But there are still others that we find absolutely impossible to accomplish!…

The words of Jesus cannot be misinterpreted (Matthew 5:43-45).
They reach us, every one of us, personally:

“You have heard that it was said,
‘Love your neighbour and hate your enemy.’ 
But I tell you, love your enemies,
and pray for those who persecute you.”

It seems to us that this is really… impossible.
Those who persecute us – to treat them the very opposite than the way they behave towards us!

Our whole being rebels against this, we do not even want to think about it.
Who can act in this way?

But Jesus adds:
“That you may be children of your Father in heaven.
 He causes his sun to rise on the evil and the good,
and sends rain on the righteous and the unrighteous”.

This is the motivation that can help us: becoming the children of our Father in heaven…
He knows as well as we do – better than we do – that, left to ourselves, we cannot be like him.

If he asks this from us, we can, in our turn, ask him to enable us to do it!
Enable us to do it by giving us his own Spirit who will make us like him: compassionate and forgiving.

 

Note: In a video (in French), Diane Conte helps us to continue this reflection: https://youtu.be/JJQ6-D5w548?si=HQ0aN0xgDlsNIsy3

 

Source: Image: The Noontimes

 

The Alphabet of Lent – Letter D

D for DISCIPLES

The expression: ‘The DISCIPLES of Jesus’ is familiar to us.
Apart from the twelve apostles whose names we know, the gospel speaks also of seventy-two disciples (Luke 10:1-24).

We imagine them listening to Jesus and following him on the roads where he walks.
Our imagination does not lead us astray: to listen to Jesus and to follow him, this is the true meaning of being a disciple.  

However, there is another aspect that is required to be an authentic disciple of Christ.
Having listened to his message and walking in his steps, we then need to live according to his teaching.

But then, something wonderful takes place.
The gospel writer, Luke, speaks about it in these terms:

“He turned to his disciples and said privately, 
“Blessed are the eyes that see what you see. 
For I tell you that many prophets and kings wanted to see what you see but did not see it,
and to hear what you hear but did not hear it” (Luke 10:1-24).

To be a Christian, is it not to be a disciple of Christ? Of course, it is!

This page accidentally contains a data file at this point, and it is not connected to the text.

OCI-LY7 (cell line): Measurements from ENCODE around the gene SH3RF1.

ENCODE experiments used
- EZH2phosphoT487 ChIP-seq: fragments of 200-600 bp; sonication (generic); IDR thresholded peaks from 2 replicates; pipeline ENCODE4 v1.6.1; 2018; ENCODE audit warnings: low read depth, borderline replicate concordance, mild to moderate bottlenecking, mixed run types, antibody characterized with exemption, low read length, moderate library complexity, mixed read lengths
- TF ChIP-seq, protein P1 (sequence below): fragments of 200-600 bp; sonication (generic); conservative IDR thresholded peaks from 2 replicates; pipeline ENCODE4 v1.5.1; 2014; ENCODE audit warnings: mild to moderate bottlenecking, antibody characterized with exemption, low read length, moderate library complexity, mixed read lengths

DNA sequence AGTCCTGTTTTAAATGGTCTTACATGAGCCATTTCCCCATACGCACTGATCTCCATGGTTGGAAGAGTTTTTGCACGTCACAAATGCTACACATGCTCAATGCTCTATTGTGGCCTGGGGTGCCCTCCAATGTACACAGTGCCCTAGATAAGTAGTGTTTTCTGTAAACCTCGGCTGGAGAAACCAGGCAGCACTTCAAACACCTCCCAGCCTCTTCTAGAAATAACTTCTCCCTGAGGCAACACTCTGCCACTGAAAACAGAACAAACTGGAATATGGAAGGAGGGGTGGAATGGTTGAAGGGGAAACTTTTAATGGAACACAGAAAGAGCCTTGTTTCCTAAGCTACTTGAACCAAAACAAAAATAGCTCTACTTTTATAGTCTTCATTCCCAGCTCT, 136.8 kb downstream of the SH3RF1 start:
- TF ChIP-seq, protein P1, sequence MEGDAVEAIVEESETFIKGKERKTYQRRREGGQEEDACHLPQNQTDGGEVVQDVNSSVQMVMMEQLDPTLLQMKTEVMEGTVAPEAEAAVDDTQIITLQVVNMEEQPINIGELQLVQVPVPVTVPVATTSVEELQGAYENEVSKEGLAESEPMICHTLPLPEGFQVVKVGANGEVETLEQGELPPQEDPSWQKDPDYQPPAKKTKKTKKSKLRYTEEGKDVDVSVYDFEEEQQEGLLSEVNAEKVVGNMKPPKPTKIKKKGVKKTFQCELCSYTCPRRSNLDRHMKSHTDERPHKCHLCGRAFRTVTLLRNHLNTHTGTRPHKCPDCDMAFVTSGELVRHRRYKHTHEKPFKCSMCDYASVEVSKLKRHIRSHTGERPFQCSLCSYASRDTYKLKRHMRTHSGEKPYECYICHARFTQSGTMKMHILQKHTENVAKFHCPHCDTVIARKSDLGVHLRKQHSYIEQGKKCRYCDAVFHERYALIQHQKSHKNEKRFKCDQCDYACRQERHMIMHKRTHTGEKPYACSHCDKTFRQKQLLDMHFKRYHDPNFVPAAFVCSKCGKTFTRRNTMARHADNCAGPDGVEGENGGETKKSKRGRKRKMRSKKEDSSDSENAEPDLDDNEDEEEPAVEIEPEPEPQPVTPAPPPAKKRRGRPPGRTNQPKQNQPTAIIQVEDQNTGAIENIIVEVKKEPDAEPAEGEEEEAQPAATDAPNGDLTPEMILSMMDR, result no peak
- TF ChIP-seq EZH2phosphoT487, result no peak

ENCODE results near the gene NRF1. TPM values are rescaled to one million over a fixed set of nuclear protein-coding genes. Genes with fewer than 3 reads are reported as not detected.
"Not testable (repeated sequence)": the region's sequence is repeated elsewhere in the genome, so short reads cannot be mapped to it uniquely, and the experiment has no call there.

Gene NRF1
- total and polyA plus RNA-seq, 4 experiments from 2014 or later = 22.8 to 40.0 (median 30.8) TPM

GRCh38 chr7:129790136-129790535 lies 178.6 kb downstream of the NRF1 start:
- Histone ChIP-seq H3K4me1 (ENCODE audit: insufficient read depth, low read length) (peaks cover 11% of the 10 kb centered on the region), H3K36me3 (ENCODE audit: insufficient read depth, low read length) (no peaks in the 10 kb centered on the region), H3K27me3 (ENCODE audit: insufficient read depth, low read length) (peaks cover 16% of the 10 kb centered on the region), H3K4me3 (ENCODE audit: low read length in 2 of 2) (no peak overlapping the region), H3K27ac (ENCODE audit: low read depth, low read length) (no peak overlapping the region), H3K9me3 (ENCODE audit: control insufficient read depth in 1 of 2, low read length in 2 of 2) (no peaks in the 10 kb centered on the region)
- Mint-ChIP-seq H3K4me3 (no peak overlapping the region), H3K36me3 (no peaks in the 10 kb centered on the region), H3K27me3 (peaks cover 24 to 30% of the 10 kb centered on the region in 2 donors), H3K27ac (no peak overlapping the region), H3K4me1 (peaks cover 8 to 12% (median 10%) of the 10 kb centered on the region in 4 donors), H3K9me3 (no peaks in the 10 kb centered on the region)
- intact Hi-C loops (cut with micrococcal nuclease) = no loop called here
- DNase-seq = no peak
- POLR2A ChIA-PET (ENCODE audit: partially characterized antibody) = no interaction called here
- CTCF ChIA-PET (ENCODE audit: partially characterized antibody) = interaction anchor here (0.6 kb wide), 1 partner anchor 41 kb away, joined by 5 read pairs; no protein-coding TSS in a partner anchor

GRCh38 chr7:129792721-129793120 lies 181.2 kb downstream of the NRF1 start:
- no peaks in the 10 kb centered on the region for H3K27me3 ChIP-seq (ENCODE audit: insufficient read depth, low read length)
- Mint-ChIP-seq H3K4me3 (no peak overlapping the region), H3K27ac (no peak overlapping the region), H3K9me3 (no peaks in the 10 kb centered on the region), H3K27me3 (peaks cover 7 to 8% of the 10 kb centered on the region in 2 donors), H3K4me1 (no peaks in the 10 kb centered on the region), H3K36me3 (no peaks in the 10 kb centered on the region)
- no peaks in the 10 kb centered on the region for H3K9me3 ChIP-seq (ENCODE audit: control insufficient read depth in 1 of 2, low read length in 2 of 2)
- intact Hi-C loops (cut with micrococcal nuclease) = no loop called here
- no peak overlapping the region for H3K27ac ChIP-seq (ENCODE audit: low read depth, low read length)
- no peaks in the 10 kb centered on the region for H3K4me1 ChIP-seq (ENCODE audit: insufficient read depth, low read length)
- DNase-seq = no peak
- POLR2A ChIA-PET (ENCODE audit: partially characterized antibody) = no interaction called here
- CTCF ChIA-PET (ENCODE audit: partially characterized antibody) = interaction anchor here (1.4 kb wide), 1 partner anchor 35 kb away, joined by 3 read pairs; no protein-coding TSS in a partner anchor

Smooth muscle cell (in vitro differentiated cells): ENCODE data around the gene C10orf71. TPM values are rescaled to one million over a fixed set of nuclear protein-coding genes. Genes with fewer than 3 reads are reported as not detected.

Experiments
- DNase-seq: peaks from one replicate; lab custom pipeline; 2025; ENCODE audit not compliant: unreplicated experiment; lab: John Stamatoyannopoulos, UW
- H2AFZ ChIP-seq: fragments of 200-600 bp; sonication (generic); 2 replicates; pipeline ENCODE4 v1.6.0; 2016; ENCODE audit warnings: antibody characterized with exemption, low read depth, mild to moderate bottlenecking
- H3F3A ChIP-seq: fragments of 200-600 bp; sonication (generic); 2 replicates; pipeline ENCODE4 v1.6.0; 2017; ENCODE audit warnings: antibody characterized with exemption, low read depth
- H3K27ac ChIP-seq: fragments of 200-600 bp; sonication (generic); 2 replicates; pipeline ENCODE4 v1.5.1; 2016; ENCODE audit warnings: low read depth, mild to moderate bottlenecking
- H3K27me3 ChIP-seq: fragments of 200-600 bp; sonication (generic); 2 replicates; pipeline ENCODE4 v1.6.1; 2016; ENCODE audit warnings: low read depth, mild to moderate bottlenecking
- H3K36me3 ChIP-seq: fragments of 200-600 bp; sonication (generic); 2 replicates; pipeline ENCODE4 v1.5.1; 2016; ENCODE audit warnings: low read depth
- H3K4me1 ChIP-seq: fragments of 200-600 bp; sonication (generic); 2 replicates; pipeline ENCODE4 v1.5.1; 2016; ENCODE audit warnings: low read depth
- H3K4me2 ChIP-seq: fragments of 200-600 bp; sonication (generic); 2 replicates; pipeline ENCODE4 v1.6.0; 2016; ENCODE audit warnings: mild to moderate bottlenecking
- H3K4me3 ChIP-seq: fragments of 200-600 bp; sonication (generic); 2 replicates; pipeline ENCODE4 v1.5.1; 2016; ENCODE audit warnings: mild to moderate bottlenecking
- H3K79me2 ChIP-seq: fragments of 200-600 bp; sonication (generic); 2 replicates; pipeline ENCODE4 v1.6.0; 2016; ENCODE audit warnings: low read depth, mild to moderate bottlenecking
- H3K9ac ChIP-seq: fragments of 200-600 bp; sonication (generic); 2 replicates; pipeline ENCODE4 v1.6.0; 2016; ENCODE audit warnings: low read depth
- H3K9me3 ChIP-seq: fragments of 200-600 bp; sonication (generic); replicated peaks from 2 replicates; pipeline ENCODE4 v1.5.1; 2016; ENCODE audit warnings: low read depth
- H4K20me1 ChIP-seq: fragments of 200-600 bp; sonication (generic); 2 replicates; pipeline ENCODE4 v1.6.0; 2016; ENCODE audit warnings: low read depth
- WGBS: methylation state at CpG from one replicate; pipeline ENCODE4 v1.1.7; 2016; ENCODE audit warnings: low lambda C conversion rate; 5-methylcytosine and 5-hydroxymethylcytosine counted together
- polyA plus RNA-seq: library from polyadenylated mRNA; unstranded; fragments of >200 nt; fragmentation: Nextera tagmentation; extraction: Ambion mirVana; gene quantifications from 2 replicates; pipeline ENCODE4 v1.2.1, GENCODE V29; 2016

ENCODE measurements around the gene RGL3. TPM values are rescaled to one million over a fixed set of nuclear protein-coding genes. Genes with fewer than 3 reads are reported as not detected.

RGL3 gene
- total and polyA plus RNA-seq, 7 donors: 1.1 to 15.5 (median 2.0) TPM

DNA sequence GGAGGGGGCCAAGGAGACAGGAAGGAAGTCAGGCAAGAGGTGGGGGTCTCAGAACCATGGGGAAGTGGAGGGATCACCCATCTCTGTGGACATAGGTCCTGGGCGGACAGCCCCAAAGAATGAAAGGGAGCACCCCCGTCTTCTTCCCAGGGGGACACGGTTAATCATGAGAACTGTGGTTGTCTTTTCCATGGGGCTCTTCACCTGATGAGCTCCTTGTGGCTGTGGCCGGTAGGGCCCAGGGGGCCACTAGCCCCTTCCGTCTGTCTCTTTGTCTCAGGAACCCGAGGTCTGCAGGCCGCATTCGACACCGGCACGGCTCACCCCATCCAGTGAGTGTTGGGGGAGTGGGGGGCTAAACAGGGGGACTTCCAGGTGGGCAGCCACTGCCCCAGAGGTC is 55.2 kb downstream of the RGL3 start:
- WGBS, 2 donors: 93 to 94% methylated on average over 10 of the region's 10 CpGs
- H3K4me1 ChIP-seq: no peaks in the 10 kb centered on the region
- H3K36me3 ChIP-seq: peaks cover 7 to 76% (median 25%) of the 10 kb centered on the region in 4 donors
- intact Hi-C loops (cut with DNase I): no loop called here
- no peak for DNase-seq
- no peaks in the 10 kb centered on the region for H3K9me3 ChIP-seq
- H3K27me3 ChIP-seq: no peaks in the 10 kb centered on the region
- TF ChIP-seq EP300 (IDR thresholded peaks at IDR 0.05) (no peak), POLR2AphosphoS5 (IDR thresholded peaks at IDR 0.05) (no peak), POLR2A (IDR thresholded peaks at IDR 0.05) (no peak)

Could we say that our experience following the Master allows us to see what Jesus speaks about?

Have we recognized in him the image of God made flesh?
Have we received the words that he addresses to each one of us?
Have we experienced the love and compassion that he has for us personally?

If so, then we are indeed happy!!

 

Source: Image: The Wandering Shepherd

 

 

 

The Alphabet of Lent – Letter C

C for Calm

Daily life often brings much to upset our plans and shake us.
All that we had foreseen to do and all that suddenly comes up – this is all too much.
And apart from all the activities of the moment, there are those that we must foresee.

We feel upset, threatened, overwhelmed.
We are often tired, bitter, anxious.
We experience the feeling of being caught… in a storm.
We need so much… CALM.  

It is then that the gospel text of Mark comes to our rescue: 
 
“They took him along, just as he was, in the boat…
 A furious squall came up, and the waves broke over the boat, so that it was nearly swamped.   
Jesus was in the stern, sleeping on a cushion.
The disciples woke him and said to him,
“Teacher, don’t you care if we drown?”
 He got up, rebuked the wind and said to the waves, “Quiet! Be still!”  
Then the wind died down and it was completely calm” (Mark 4:36-39).

Exactly what we need at certain periods in our lives.
And the one who calm the storm on the Sea of Galilea can do the same with all our own storms –
the storms of our fears, our regrets, our weaknesses, our guilt no matter how heavy.

The calm that he offers brings peace and serenity… a great calm, indeed!
 

Note: In the following video (in French), Teresa Peñafiel helps us to continue this reflection: https://youtu.be/54Z7yFrLzyE?si=yQOOtZ1L6jIZnKfA

 

Source: Image: Scripture Images